With a source so small to fit in one hand": Fermi and the discovery of neutron-induced radioactivity

Sep 8, 2021, 3:45 PM
35m

Speaker

Robotti, Nadia (Dipartimento di Fisica Universita` di Genova)

Description

"With a source so small to fit in one hand": Fermi and the discovery of neutron-induced radioactivity”
On the 120th anniversary of the birth of Enrico Fermi (1901-1954), we will try to reconstruct the extraordinary discovery of neutron-induced radioactivity made by him, working alone, in March 1934.
For this discovery, together with that, in the following October, of the effect of the slowing down of neutrons in activating various substances, Fermi was awarded the Nobel Prize for Physics in 1938. This was the second Nobel Prize given to an Italian in this discipline, after that to Guglielmo Marconi in 1909, on an equal merit with Carl Ferdinand Braun.
In this contribution, we will focus mostly on the experimental equipment Fermi used, like the original neutron sources preserved in Italy and abroad. Particular attention is paid to the role played by the Radium Office of the Istituto Superiore di Sanità in Rome in providing Fermi with the "radium emission" (Radon-222) used to make his radon-beryllium neutron sources. This particular type of investigation allows us to reconstruct what Fermi actually achieved in his laboratory, to gain a better insight into his methodological choices, and, ultimately, to understand how special circumstances conspired to make the discovery of neutron-induced radioactivity possible.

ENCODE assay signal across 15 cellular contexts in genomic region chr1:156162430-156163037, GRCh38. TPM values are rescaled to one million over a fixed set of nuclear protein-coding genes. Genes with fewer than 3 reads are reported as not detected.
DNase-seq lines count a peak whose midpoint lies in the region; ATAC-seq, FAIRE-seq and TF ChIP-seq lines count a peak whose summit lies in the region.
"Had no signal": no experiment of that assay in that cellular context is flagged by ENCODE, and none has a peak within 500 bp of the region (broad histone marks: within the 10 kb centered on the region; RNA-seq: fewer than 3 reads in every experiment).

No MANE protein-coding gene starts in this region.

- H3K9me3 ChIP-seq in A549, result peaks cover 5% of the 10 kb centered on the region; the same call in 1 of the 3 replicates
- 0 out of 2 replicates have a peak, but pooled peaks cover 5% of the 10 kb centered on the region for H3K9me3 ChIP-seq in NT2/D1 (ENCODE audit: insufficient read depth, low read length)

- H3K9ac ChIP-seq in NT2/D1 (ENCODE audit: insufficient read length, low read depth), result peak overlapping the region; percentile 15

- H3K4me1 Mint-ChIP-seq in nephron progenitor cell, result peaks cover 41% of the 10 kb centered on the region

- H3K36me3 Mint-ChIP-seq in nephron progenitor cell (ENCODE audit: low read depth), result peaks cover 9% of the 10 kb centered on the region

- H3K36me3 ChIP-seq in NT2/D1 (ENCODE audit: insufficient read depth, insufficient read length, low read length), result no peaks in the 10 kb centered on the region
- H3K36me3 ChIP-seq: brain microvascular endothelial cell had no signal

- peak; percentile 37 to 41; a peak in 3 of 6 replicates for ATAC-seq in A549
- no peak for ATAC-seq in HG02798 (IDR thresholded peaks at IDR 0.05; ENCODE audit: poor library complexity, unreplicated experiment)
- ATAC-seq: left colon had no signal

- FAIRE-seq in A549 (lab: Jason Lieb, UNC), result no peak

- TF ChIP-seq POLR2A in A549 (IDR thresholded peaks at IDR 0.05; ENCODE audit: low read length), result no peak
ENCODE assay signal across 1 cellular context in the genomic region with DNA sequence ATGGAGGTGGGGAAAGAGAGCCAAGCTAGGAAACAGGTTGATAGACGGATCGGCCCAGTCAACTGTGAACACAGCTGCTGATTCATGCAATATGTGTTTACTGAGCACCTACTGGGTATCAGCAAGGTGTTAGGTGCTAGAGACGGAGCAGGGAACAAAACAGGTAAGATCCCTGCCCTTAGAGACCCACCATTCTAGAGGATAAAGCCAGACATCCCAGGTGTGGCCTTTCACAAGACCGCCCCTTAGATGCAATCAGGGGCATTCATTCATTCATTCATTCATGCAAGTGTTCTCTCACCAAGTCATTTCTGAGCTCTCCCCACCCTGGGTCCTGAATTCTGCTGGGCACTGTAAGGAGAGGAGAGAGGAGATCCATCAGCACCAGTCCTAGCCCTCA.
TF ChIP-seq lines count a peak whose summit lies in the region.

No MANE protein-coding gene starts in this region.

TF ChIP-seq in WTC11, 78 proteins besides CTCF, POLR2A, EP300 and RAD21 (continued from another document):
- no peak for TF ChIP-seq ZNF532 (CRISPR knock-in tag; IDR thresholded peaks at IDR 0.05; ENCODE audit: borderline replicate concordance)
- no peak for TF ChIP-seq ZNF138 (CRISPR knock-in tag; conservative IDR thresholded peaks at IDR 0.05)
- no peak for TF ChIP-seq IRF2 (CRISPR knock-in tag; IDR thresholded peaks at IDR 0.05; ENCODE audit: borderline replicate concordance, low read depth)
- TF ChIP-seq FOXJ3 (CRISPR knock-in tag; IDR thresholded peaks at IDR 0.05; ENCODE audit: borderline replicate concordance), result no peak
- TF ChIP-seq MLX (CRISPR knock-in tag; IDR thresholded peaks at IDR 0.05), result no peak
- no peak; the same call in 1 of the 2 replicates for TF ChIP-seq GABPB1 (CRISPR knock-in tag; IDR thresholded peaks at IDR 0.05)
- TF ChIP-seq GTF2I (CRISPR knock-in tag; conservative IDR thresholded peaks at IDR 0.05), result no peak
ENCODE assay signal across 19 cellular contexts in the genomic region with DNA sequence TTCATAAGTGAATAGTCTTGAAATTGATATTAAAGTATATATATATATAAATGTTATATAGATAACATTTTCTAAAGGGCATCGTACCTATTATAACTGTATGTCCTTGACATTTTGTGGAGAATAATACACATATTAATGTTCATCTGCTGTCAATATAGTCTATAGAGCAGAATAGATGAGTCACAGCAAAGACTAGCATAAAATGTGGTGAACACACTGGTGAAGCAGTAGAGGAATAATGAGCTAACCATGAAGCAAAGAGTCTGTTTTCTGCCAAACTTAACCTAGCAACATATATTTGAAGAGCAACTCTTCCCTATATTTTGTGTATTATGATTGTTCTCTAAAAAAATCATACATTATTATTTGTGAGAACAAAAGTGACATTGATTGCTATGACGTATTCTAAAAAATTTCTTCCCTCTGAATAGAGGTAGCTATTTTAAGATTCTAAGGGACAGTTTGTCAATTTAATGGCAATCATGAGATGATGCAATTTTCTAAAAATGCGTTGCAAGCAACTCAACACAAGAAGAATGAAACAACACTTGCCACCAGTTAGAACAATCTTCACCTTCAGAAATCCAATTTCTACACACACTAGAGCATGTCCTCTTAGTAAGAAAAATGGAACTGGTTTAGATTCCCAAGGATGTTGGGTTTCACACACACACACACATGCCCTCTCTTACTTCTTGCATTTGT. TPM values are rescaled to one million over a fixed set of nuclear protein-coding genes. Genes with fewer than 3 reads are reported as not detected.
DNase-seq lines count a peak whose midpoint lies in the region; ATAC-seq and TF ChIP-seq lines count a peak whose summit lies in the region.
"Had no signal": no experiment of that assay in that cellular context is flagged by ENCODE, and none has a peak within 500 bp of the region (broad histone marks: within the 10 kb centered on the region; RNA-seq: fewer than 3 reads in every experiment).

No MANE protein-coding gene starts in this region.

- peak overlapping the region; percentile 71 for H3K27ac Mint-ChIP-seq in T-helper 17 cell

Primary author

Robotti, Nadia (Dipartimento di Fisica Universita` di Genova)

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